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SPECIALSECTION

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CONTENTS
Policy Forums
1522 Benefits and Risks of Influenza
Research: Lessons Learned
A. S. Fauci and F. S. Collins
1525 Implementing the New U.S.
Dual-Use Policy
C. D. Wolinetz
1529 Evolution, Safety, and Highly
Pathogenic Influenza Viruses
M. Lipsitch et al.
1531 Influenza: Options to Improve
Pandemic Preparation
R. Rappuoli and P. R. Dormitzer
Perspectives
1523 Regulating the Boundaries of
Dual-Use Research
M. S. Frankel
1527 Securing Medical Research:
A Cybersecurity Point of View
B. Schneier
Reports
1534 Airborne Transmission of Influenza
A/H5N1 Virus Between Ferrets
S. Herfst et al.
1541 The Potential for Respiratory
Droplet–Transmissible A/H5N1
Influenza Virus to Evolve in a
Mammalian Host
C. A. Russell et al.
See also the News & Analysis section p. 1494; and Science
Podcast at http://scim.ag/H5N1_Flu
I NT RODUCT I ON
H5N1
THE PUBLICATION IN THIS ISSUE OF THE RESEARCH PAPER AIRBORNE TRANSMISSION
of Influenza A/H5N1 Virus Between Ferrets, plus its newer companion The
Potential for Respiratory Droplet–Transmissible A/H5N1 Influenza Virus to
Evolve in a Mammalian Host, marks the end of more than 8 months of widely
reported controversy over whether some of the data now freely accessible should
be withheld in the public interest (see http://scim.ag/H5N1_Flu for a compila-
tion of News and Commentary recently published in Science). As a result, peo-
ple worldwide are now much more aware of the potential threat that this virus,
commonly known as “bird flu,” poses to humanity. And the open publication of
new data concerning the potential of H5N1 to convert directly to a form that can
be transferred through the air between ferrets will motivate many more policy-
makers and scientists to work to reduce the likelihood that this virus will evolve
to cause a pandemic. Breakthroughs in science often occur when a scientist with
a unique perspective combines prior knowledge in novel ways to create new
knowledge, and the publication of the two research Reports in this issue will
hopefully help to stimulate the innovation needed, perhaps from unsuspected
sources, to make the world safer.
As described in News and Commentary pieces in this special section, the pro-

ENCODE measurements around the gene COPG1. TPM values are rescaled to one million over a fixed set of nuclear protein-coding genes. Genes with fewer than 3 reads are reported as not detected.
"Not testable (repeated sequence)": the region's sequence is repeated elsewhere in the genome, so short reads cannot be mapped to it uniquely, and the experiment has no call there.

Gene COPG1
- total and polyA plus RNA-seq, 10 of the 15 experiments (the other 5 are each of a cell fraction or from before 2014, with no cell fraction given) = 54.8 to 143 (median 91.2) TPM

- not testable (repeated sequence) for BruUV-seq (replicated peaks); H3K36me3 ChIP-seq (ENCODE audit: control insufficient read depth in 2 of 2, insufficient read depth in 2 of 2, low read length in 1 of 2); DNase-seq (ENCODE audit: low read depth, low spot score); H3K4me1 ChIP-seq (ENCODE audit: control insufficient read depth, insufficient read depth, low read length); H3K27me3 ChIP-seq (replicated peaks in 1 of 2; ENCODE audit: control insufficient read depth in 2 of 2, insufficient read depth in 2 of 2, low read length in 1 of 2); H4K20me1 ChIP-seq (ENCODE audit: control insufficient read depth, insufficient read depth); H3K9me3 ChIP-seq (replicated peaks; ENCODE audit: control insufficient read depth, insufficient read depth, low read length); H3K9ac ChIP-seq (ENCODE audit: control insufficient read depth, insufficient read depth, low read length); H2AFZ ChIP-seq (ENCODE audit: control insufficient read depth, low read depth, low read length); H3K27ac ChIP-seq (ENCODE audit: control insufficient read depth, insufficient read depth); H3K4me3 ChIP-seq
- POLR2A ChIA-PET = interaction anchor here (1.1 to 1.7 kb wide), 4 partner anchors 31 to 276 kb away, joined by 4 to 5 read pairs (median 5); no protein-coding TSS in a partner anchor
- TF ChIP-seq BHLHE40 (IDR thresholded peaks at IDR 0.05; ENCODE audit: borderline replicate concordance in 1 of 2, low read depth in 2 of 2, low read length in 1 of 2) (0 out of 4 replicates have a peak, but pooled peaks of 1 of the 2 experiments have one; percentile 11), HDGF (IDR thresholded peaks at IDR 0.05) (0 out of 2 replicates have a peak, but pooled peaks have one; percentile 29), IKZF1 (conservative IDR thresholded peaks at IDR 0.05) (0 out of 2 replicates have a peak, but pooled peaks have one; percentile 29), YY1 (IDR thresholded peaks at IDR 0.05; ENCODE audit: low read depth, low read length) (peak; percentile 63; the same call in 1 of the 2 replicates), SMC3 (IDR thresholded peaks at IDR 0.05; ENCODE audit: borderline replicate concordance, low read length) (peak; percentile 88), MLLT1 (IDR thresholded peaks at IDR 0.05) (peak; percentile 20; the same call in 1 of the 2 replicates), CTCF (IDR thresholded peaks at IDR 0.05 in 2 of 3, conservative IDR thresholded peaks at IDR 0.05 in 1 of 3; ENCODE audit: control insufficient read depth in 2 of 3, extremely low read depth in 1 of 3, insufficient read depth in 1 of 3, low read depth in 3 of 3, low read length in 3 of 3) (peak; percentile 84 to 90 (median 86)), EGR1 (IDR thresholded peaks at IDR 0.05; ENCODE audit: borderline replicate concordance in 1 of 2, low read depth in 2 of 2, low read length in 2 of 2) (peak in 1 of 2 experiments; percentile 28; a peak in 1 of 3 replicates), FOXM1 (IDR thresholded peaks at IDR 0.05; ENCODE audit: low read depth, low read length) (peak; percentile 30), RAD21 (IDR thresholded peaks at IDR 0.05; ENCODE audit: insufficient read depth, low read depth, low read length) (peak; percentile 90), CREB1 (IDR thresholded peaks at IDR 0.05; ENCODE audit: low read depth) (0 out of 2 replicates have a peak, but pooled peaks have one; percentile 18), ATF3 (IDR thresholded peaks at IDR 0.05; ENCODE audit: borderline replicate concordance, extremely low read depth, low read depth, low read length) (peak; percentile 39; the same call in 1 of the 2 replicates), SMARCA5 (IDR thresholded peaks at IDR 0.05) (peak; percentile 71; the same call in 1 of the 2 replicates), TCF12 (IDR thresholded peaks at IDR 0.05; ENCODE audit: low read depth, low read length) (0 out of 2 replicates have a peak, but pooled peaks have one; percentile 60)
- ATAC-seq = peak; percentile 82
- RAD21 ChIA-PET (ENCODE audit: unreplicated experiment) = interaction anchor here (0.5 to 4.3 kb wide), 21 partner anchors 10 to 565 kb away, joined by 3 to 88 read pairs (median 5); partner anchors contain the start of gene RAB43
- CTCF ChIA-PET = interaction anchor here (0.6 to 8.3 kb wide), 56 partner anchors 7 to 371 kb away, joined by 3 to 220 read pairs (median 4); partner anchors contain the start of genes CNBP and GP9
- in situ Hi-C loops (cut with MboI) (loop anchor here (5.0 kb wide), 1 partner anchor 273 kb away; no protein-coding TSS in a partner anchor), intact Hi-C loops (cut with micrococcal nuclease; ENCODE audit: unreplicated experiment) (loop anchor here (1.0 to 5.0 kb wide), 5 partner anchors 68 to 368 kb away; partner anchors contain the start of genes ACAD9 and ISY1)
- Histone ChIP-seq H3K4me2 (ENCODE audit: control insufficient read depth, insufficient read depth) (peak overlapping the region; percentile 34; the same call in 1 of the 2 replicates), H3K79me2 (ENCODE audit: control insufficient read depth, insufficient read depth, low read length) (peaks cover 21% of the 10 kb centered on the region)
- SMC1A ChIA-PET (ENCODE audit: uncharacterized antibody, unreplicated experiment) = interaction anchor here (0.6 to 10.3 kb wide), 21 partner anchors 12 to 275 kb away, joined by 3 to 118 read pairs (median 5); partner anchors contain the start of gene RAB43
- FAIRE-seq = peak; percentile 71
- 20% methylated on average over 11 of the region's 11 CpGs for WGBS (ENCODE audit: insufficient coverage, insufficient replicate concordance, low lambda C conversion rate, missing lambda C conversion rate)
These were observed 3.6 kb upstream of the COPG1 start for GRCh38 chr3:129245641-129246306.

longed controversy has also provided a “stress test” of the systems that had been
established to enable the biological sciences to deal with “dual-use research of
concern” (DURC): biological research with legitimate scientific purposes that
may be misused to pose a biologic threat to public health and/or national secu-
rity. One centerpiece of this system is the U.S. National Science Advisory Board
for Biosecurity (NSABB). Science strongly supports the NSABB mechanism,
which clearly needs to be supplemented and further strengthened to deal with
the inevitable future cases of publication of dual-use research, both before and
after their submission to journals. Still missing is a comprehensive international
system for assessing and handling DURC—one that provides access, for those
with a need to know, to any information deemed not to be freely publishable.
If fields subject to DURC are to attract the outstanding young scientists
required to address problems such as those posed by H5N1, the appropriate
experts may need to define in advance the most promising research strate-
gies and, acting in concert with security experts, agree on responsible ways
to address them. It is our hope that the thoughtful Commentaries, News, and
research Reports in this special issue will help to jump-start intensive efforts
along these lines.
– BRUCE ALBERTS
Editor-in-Chief of Science
1521 www.sciencemag.org SCIENCE VOL 336 22 JUNE 2012
Published by AAAS

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